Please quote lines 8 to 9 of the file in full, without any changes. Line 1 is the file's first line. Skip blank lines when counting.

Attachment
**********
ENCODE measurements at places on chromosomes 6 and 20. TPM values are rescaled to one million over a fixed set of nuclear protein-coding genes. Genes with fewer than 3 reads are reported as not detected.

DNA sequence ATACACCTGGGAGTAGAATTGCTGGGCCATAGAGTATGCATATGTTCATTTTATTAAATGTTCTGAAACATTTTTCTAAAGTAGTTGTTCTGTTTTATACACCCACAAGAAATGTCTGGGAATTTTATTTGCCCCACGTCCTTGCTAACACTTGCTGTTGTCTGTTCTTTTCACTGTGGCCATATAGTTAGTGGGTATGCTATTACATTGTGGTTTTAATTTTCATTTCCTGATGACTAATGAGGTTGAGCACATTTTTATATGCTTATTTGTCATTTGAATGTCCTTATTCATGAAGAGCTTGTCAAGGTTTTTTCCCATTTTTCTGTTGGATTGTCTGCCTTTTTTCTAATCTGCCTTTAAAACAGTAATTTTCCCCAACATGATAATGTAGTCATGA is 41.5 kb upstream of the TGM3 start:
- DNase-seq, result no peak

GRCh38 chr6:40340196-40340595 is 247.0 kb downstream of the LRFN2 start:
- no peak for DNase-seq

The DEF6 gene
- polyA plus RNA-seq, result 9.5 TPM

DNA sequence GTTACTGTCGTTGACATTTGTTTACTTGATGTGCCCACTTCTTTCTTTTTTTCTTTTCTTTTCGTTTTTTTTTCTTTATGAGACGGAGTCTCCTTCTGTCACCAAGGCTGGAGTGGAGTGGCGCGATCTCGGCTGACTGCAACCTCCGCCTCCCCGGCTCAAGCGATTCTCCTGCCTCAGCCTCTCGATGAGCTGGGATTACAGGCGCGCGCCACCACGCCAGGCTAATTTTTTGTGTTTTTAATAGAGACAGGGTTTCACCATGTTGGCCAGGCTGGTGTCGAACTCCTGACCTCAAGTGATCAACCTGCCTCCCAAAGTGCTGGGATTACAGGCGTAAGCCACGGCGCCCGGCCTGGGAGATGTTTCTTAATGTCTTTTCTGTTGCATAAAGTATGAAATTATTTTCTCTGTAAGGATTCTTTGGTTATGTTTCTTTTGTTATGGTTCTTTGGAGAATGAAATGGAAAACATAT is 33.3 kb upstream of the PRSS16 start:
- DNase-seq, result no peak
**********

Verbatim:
DNA sequence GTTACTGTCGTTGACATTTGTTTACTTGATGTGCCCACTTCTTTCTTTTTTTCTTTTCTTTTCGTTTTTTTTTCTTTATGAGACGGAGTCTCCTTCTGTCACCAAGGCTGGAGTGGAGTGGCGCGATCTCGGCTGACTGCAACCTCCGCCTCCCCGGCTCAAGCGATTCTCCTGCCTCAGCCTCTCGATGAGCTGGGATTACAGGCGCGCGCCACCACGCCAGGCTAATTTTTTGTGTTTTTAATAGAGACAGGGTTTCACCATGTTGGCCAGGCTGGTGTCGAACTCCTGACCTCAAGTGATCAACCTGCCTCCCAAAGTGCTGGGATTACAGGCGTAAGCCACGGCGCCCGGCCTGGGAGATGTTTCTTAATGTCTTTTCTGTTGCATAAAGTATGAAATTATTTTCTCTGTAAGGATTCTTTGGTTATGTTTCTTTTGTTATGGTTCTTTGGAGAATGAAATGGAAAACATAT is 33.3 kb upstream of the PRSS16 start:
- DNase-seq, result no peak